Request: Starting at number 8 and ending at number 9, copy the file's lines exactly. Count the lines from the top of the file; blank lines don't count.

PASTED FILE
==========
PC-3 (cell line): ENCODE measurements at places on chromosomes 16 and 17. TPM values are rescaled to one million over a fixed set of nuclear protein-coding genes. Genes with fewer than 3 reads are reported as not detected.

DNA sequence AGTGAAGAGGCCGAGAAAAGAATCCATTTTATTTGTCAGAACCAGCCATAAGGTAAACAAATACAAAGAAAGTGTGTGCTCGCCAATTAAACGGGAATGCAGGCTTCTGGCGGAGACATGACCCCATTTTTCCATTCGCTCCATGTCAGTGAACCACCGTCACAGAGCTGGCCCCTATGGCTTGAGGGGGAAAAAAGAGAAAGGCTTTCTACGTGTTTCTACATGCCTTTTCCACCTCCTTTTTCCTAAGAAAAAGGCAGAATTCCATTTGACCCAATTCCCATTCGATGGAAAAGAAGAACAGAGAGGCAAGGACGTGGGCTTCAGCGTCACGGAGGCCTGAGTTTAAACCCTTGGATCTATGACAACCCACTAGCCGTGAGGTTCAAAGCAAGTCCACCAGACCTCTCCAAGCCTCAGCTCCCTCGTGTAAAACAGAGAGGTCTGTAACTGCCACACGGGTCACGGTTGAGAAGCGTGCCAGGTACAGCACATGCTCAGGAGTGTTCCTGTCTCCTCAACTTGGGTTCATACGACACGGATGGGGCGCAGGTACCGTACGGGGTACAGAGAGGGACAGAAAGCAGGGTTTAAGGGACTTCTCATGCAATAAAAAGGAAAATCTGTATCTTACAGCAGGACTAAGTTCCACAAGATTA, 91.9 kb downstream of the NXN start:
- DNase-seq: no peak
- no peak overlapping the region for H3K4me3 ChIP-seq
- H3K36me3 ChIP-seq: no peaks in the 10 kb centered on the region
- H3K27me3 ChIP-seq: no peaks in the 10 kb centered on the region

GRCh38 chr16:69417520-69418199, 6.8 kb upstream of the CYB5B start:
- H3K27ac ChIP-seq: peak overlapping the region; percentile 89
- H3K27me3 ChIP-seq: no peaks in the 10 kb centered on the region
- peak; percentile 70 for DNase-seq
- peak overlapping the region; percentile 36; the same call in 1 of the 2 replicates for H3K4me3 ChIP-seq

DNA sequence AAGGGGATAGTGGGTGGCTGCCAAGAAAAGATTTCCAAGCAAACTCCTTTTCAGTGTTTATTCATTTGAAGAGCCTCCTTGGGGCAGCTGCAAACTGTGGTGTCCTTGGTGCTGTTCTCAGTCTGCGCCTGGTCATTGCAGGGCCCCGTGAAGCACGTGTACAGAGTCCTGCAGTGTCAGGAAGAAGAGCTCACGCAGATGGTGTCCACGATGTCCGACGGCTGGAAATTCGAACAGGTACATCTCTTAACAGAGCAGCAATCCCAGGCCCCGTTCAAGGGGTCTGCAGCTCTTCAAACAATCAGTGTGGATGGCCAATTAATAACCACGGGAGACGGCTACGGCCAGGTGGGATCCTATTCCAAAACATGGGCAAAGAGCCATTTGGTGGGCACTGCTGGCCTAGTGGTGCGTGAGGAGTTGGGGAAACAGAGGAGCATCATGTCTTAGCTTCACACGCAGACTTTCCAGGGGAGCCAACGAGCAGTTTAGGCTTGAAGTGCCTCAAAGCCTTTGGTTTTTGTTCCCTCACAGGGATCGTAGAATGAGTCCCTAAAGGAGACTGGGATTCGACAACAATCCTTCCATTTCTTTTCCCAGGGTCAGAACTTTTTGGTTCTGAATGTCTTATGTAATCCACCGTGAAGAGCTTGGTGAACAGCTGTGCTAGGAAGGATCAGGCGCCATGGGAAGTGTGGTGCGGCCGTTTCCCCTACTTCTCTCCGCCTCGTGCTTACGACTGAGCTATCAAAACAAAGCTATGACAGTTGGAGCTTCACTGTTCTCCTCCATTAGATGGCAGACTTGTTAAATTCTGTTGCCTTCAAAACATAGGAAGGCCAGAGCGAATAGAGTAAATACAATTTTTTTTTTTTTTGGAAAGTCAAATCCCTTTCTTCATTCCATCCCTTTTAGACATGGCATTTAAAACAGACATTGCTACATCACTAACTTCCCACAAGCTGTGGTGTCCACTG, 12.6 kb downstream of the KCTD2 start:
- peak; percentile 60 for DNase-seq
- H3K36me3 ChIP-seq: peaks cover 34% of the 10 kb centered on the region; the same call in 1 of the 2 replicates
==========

- H3K27ac ChIP-seq: peak overlapping the region; percentile 89
- H3K27me3 ChIP-seq: no peaks in the 10 kb centered on the region